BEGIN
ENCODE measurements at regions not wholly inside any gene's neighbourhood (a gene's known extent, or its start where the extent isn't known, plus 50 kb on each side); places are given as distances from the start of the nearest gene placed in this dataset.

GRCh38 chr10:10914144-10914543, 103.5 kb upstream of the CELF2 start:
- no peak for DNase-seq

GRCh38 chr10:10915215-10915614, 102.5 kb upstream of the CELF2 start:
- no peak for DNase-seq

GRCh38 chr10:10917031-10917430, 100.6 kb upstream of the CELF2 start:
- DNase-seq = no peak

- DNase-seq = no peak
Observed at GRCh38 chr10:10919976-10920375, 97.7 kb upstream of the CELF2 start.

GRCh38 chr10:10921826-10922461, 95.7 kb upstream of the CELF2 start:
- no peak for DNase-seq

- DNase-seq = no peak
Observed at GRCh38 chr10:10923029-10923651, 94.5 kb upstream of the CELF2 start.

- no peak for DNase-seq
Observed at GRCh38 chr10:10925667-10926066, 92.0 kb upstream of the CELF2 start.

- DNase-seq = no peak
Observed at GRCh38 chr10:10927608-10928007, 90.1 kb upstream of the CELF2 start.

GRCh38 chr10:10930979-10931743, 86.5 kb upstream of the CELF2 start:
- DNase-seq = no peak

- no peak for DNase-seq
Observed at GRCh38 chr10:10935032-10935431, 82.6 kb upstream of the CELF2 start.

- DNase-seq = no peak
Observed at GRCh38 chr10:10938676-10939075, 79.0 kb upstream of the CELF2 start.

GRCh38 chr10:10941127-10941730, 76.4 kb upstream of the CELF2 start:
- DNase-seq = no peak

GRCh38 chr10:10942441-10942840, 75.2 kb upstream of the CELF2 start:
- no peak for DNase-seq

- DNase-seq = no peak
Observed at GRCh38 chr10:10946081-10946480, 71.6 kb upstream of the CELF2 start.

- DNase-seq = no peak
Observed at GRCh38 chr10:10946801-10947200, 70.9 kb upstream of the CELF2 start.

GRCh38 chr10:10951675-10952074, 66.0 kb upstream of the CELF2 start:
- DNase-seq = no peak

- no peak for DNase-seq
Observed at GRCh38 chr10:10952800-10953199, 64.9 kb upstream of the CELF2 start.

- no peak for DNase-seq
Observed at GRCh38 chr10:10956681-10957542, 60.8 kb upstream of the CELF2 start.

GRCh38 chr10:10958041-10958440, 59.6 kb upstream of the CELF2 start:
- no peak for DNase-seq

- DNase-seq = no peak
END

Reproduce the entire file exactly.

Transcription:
ENCODE measurements at regions not wholly inside any gene's neighbourhood (a gene's known extent, or its start where the extent isn't known, plus 50 kb on each side); places are given as distances from the start of the nearest gene placed in this dataset.

GRCh38 chr10:10914144-10914543, 103.5 kb upstream of the CELF2 start:
- no peak for DNase-seq

GRCh38 chr10:10915215-10915614, 102.5 kb upstream of the CELF2 start:
- no peak for DNase-seq

GRCh38 chr10:10917031-10917430, 100.6 kb upstream of the CELF2 start:
- DNase-seq = no peak

- DNase-seq = no peak
Observed at GRCh38 chr10:10919976-10920375, 97.7 kb upstream of the CELF2 start.

GRCh38 chr10:10921826-10922461, 95.7 kb upstream of the CELF2 start:
- no peak for DNase-seq

- DNase-seq = no peak
Observed at GRCh38 chr10:10923029-10923651, 94.5 kb upstream of the CELF2 start.

- no peak for DNase-seq
Observed at GRCh38 chr10:10925667-10926066, 92.0 kb upstream of the CELF2 start.

- DNase-seq = no peak
Observed at GRCh38 chr10:10927608-10928007, 90.1 kb upstream of the CELF2 start.

GRCh38 chr10:10930979-10931743, 86.5 kb upstream of the CELF2 start:
- DNase-seq = no peak

- no peak for DNase-seq
Observed at GRCh38 chr10:10935032-10935431, 82.6 kb upstream of the CELF2 start.

- DNase-seq = no peak
Observed at GRCh38 chr10:10938676-10939075, 79.0 kb upstream of the CELF2 start.

GRCh38 chr10:10941127-10941730, 76.4 kb upstream of the CELF2 start:
- DNase-seq = no peak

GRCh38 chr10:10942441-10942840, 75.2 kb upstream of the CELF2 start:
- no peak for DNase-seq

- DNase-seq = no peak
Observed at GRCh38 chr10:10946081-10946480, 71.6 kb upstream of the CELF2 start.

- DNase-seq = no peak
Observed at GRCh38 chr10:10946801-10947200, 70.9 kb upstream of the CELF2 start.

GRCh38 chr10:10951675-10952074, 66.0 kb upstream of the CELF2 start:
- DNase-seq = no peak

- no peak for DNase-seq
Observed at GRCh38 chr10:10952800-10953199, 64.9 kb upstream of the CELF2 start.

- no peak for DNase-seq
Observed at GRCh38 chr10:10956681-10957542, 60.8 kb upstream of the CELF2 start.

GRCh38 chr10:10958041-10958440, 59.6 kb upstream of the CELF2 start:
- no peak for DNase-seq

- DNase-seq = no peak